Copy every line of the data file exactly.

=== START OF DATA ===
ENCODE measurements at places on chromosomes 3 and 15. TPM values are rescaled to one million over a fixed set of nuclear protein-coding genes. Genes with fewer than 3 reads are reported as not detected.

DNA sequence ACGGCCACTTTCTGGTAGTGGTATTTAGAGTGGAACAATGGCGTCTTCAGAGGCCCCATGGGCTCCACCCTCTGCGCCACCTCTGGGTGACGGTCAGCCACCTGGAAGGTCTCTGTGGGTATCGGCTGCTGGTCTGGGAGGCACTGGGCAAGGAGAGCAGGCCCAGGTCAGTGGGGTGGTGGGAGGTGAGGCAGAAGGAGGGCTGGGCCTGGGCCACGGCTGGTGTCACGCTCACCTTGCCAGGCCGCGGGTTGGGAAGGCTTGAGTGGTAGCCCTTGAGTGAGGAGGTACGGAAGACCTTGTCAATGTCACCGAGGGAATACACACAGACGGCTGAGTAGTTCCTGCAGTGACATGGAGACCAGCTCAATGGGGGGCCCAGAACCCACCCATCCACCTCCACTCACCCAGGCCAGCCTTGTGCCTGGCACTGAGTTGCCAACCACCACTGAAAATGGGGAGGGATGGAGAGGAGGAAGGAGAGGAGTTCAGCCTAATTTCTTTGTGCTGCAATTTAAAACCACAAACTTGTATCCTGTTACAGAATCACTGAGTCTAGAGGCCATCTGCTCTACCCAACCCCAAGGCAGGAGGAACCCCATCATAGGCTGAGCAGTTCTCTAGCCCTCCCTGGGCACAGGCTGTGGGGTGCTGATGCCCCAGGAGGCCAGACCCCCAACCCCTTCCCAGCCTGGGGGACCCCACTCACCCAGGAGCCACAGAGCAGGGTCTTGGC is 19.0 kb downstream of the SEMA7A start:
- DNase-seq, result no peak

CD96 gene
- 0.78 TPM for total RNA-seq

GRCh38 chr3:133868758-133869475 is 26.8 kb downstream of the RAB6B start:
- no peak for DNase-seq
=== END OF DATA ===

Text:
ENCODE measurements at places on chromosomes 3 and 15. TPM values are rescaled to one million over a fixed set of nuclear protein-coding genes. Genes with fewer than 3 reads are reported as not detected.

DNA sequence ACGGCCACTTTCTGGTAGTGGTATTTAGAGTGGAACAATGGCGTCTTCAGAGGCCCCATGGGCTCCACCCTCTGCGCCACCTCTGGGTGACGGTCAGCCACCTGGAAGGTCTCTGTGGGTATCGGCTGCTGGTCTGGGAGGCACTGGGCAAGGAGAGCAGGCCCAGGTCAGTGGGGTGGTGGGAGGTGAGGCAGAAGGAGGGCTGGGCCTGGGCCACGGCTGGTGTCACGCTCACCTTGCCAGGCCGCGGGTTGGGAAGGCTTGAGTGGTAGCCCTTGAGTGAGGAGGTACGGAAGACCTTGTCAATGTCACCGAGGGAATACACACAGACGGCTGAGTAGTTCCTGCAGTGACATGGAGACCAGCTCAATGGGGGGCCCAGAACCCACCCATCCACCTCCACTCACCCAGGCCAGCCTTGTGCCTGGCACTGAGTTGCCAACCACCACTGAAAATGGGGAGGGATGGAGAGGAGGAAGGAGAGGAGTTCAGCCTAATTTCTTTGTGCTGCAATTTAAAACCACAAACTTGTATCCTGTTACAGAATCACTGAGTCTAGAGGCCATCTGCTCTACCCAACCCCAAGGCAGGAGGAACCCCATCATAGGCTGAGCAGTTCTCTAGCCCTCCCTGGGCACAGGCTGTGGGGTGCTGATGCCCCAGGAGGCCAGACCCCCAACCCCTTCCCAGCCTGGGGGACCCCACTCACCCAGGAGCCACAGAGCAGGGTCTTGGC is 19.0 kb downstream of the SEMA7A start:
- DNase-seq, result no peak

CD96 gene
- 0.78 TPM for total RNA-seq

GRCh38 chr3:133868758-133869475 is 26.8 kb downstream of the RAB6B start:
- no peak for DNase-seq